[ul][li]A related party posing as an independent, supportive party in project comments or elsewhere[/li][li]Misrepresenting support by pledging to your own project[/li][li]Misrepresenting or failing to disclose relevant facts about the project or its creator[/li][li]Providing inaccurate or incomplete user information to Kickstarter or one of our partners[/li][/ul]
As a policy, we do not offer comment on project suspensions beyond what is stated in this message.[/blockquote]

The iFind campaign has been active for over a month, reaching nearly over 22 times its original goal. During nearly the entirety of the campaign, the comments section has been filled with questions about the validity of the technology, just as websites such as Hackaday have investigated the possibility of the hardware. Given how long it has taken Kickstarter to respond, how will this affect how well people trust in Kickstarter campaigns in the future? How likely is it that we will see copycat incidents?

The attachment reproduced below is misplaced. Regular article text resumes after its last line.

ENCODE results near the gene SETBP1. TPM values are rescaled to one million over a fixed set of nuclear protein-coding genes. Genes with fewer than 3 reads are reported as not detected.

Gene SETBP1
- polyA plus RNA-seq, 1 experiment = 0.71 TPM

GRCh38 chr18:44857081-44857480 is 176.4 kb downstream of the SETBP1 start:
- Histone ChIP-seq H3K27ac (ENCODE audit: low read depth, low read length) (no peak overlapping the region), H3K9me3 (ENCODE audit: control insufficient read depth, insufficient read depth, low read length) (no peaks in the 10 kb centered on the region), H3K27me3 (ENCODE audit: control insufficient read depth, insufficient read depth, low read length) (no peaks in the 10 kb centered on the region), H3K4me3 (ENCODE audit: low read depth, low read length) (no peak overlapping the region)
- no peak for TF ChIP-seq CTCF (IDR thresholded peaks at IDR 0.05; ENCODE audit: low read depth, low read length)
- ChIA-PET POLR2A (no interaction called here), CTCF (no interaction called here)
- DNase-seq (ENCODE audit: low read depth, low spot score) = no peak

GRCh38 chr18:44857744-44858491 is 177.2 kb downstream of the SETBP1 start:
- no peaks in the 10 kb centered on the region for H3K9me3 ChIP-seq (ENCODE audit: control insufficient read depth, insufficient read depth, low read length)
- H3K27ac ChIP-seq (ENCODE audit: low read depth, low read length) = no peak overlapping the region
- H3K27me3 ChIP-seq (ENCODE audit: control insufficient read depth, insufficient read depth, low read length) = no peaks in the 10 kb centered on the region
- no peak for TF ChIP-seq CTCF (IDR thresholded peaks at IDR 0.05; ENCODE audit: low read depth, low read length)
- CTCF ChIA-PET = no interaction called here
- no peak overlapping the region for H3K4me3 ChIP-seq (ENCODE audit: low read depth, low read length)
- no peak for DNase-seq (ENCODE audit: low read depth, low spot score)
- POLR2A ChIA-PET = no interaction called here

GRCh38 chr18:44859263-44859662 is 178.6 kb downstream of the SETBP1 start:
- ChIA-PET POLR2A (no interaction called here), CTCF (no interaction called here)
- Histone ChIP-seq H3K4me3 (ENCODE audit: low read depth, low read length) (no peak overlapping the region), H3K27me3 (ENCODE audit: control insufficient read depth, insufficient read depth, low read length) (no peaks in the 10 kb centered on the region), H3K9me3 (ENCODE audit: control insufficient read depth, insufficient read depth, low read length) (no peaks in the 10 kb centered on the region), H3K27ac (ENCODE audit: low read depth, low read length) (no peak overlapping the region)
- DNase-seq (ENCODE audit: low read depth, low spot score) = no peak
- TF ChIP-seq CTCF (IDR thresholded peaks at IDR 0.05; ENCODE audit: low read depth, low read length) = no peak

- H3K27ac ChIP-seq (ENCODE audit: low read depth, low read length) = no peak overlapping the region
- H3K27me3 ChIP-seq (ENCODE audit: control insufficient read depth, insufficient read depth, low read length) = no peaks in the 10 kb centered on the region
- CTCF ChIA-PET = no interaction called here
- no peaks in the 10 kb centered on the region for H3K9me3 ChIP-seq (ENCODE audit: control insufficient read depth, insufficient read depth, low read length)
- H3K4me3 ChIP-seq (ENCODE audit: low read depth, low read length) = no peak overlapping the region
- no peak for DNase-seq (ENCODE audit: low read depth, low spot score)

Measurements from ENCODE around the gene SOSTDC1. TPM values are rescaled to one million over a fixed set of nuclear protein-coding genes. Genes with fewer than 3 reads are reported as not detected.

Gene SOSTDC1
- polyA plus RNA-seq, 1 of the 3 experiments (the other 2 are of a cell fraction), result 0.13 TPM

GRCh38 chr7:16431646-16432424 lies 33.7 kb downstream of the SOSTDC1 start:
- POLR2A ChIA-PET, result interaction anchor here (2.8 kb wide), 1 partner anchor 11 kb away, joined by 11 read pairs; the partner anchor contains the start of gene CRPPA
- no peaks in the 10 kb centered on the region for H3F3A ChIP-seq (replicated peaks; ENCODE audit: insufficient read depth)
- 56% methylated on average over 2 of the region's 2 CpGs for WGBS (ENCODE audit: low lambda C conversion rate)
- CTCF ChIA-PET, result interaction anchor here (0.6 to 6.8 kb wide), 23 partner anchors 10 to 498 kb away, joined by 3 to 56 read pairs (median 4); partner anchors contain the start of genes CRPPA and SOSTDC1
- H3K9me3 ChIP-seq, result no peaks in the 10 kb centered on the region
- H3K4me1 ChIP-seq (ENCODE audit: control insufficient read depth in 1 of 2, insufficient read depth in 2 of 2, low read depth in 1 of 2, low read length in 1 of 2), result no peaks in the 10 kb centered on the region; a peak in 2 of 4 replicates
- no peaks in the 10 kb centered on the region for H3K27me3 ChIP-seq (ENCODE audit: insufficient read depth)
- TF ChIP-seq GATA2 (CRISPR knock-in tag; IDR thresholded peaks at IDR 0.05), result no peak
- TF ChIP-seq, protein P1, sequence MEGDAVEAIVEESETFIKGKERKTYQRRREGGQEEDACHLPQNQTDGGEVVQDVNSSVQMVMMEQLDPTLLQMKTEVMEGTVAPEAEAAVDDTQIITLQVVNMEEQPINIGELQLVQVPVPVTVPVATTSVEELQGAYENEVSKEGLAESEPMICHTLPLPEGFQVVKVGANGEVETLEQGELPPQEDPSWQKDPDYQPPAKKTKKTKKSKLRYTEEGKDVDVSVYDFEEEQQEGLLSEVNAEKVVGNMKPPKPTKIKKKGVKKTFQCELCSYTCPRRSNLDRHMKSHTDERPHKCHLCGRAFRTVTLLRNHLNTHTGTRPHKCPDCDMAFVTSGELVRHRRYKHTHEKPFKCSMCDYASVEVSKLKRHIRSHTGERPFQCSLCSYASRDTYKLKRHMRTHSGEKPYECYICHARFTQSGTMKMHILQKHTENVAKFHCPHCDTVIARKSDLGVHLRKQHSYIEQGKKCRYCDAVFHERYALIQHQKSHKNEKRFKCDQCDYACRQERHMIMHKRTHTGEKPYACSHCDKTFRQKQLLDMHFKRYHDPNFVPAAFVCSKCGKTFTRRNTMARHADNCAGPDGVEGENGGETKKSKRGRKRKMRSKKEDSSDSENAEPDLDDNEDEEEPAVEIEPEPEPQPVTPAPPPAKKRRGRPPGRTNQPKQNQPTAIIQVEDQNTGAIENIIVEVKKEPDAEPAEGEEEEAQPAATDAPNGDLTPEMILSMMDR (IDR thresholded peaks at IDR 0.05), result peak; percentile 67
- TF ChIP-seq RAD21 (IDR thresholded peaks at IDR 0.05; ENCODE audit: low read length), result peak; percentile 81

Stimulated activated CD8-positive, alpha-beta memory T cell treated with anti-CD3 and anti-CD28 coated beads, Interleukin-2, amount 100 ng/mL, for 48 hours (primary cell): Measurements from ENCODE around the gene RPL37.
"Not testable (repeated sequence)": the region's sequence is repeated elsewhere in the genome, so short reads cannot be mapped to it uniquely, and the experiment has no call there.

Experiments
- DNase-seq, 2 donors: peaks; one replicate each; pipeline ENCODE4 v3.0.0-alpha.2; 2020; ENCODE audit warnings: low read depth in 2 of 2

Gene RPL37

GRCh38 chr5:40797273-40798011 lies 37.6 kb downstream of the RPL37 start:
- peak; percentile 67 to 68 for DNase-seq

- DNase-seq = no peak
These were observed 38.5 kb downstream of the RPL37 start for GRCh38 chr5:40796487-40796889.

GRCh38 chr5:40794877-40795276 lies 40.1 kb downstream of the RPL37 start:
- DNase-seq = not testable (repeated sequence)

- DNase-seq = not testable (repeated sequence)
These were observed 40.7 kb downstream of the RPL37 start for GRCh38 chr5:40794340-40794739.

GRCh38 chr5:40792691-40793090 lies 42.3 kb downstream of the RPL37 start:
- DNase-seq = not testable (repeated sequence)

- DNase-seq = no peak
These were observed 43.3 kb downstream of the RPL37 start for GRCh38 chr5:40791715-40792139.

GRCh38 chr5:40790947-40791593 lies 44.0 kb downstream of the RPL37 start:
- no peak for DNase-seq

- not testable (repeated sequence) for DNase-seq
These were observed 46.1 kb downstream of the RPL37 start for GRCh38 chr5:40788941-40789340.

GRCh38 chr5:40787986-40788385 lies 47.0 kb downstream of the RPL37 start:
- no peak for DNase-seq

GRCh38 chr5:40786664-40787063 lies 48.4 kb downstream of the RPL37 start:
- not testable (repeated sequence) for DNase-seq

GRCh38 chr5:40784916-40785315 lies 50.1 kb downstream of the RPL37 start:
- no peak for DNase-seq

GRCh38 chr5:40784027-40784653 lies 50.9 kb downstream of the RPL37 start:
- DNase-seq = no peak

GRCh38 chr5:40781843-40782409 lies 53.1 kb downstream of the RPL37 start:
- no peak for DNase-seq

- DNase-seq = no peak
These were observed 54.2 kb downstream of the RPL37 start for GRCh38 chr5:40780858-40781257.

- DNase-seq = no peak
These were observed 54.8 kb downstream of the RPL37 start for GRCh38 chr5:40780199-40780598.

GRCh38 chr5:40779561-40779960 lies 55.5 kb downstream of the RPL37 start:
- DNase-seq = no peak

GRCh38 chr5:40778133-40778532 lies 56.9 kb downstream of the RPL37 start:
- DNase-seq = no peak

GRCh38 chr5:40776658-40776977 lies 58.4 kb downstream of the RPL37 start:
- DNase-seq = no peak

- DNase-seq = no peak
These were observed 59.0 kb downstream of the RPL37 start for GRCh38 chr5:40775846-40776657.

We reached out to Kickstarter regarding the iFind campaign. While the individual suspension is not something the company will disclose information on, we were told that all suspensions are "permanent and not reversible".

Edited to include the response from Kickstarter.

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Zontar

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Feb 18, 2013
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It's kickstarter, we should always have "assumption of scam" as the default, that's what a good 90% of it is. Sure most of the scams never go anywhere, and most of those that do are noncumentaries which are usually called out on their agendas and blatant lies once they get released, but it's not as if a scam isn't the norm on the website. It's more common then legitimate products are.

This isn't even the first kickstarter to be sued, I don't see what's so special about this one in particular apart from having been taken down before it ended.
 

Pyrian

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Sigfodr said:
...all suspensions are "permanent and not reversible".
Then maybe they should use a word that does not inherently imply temporary? "Canceled", perhaps?
 

Eternal_Lament

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Pyrian said:
Sigfodr said:
...all suspensions are "permanent and not reversible".
Then maybe they should use a word that does not inherently imply temporary? "Canceled", perhaps?